Who said "Yes"?

Local reporters have known for months that eyewitnesses disputed the account of Cassie Bernall's "martyrdom." So why did the truth take so long to see print?

Published September 30, 1999 4:00PM (EDT)

Emily Wyant knew from the beginning: Columbine "martyr" Cassie Bernall never said "Yes."

Wyant, who survived the Columbine massacre April 20, told the FBI months ago that the famous "unlikely martyrdom of Cassie Bernall," immortalized in a best-selling book by Cassie's mom, Misty, never happened. She told Misty and Brad Bernall, Cassie's parents, the same account, and she also told the Rocky Mountain News.

But it wasn't until Sept. 24, one day after Salon News broke the story that investigators doubted Bernall's famous gunpoint declaration of faith, that the News printed a long story detailing Wyant's account.

How did the paper react so quickly, with a detailed, never-before-public account of Bernall's death, a day after the new revelations? Sources at the paper confirm that the details weren't actually new at all: They'd been sitting on the story for quite some time. The News ran the article nearly five months after obtaining the true story from Wyant, and two weeks after running news stories promoting the release of "She Said Yes: The Unlikely Martyrdom of Cassie Bernall" -- news stories that presented the account of Bernall's martyrdom as fact.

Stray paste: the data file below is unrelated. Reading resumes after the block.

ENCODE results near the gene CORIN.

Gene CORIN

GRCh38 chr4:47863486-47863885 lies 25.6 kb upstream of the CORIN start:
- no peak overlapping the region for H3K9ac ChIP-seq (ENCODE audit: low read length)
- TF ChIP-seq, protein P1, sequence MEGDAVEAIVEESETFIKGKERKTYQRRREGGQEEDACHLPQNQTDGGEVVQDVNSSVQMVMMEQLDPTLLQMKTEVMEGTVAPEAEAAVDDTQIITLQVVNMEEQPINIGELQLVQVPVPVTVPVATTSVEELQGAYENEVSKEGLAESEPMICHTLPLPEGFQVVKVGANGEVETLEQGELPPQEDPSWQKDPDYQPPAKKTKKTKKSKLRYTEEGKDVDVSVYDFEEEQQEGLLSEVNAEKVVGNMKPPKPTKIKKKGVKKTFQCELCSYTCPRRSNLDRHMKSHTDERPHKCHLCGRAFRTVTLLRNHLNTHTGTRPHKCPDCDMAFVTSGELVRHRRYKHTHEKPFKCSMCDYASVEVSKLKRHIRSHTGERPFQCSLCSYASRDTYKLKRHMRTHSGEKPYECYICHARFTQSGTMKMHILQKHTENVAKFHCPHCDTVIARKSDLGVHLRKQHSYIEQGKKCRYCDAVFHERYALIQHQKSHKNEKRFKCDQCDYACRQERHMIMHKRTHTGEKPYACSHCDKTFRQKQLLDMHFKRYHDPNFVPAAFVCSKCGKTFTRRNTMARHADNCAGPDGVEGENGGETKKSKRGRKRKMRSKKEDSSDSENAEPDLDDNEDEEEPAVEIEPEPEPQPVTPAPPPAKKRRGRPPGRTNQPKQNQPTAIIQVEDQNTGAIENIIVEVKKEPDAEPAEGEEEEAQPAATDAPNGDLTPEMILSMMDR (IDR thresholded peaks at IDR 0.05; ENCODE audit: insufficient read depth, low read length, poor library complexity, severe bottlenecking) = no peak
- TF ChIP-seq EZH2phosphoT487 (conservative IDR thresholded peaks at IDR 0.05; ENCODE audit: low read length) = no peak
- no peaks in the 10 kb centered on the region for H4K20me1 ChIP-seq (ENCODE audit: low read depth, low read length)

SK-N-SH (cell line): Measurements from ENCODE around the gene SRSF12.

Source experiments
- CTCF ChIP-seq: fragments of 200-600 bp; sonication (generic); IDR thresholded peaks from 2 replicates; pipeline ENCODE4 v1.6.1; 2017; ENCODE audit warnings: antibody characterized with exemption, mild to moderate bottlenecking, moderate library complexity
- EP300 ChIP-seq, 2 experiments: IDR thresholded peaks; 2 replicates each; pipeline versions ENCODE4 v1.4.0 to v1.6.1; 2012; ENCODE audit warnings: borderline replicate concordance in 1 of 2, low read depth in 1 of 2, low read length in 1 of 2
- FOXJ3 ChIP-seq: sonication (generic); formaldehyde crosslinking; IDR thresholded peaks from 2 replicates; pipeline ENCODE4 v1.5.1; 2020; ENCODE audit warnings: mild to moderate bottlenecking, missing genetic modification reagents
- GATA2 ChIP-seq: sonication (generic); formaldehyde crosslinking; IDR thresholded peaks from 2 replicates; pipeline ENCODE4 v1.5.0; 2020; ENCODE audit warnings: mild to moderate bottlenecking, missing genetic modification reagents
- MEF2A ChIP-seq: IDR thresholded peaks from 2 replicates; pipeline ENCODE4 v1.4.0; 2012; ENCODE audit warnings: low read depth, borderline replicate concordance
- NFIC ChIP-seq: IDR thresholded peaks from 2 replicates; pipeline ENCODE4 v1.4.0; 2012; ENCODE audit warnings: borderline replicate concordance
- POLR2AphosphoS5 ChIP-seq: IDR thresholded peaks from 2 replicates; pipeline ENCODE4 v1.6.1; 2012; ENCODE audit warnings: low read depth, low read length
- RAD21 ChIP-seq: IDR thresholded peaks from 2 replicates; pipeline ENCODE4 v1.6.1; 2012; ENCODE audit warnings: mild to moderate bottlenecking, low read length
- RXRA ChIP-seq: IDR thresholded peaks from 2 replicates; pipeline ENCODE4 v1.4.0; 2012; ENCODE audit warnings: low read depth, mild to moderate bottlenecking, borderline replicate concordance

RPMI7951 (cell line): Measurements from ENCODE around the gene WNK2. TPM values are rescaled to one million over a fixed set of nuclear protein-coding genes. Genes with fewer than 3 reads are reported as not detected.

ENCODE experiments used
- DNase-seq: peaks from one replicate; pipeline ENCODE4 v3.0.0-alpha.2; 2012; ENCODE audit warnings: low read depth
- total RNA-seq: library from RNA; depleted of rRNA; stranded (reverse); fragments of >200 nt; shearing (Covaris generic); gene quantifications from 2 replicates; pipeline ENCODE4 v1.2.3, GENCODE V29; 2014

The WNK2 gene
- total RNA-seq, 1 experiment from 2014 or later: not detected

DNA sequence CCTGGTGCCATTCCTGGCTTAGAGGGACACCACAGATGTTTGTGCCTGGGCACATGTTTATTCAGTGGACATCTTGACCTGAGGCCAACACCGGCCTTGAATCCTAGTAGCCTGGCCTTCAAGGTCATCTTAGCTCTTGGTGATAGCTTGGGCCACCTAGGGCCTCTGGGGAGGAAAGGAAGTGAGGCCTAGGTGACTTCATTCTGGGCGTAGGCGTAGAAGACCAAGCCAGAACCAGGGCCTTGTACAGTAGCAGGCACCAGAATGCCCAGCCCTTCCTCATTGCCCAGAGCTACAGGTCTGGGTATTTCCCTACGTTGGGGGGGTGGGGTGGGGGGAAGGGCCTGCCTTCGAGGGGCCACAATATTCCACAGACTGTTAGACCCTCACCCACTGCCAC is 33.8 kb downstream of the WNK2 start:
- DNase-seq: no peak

The Denver Post didn't get its new Bernall stories into print until Saturday. It followed up on Tuesday, after the paper was able to interview Valeen Schnurr, the young Columbine student who was asked by one of the killers if she believed in God -- after she'd been shot. But the Post had been aware of rumors that the Bernall story was not true earlier than that, though it had not confirmed them, according to assistant city editor Evan Dreyer. "We had heard it; we were working on it," he said.

The belated media outing of the truth about Cassie Bernall raises questions about why the story took so long to find its way into print. Misty Bernall's book landed on the Publishers Weekly bestseller list at No. 14 this week, with 350,000 copies in print and more than 250,000 already sold, according to the publisher. In the past three weeks, the Bernalls have appeared on Today, 20/20 and Larry King Live, among others. The story has inspired a massive surge in Christian youth groups' recruitment around the country and overseas.

Emily Wyant watched with disbelief as the Bernall myth mushroomed. "Once she started hearing all that, she said, 'That didn't happen. Why are they saying that?'" her mother recalls. The girl kept waiting for investigators or news reporters to refute the myth, so she would not have to come forward herself.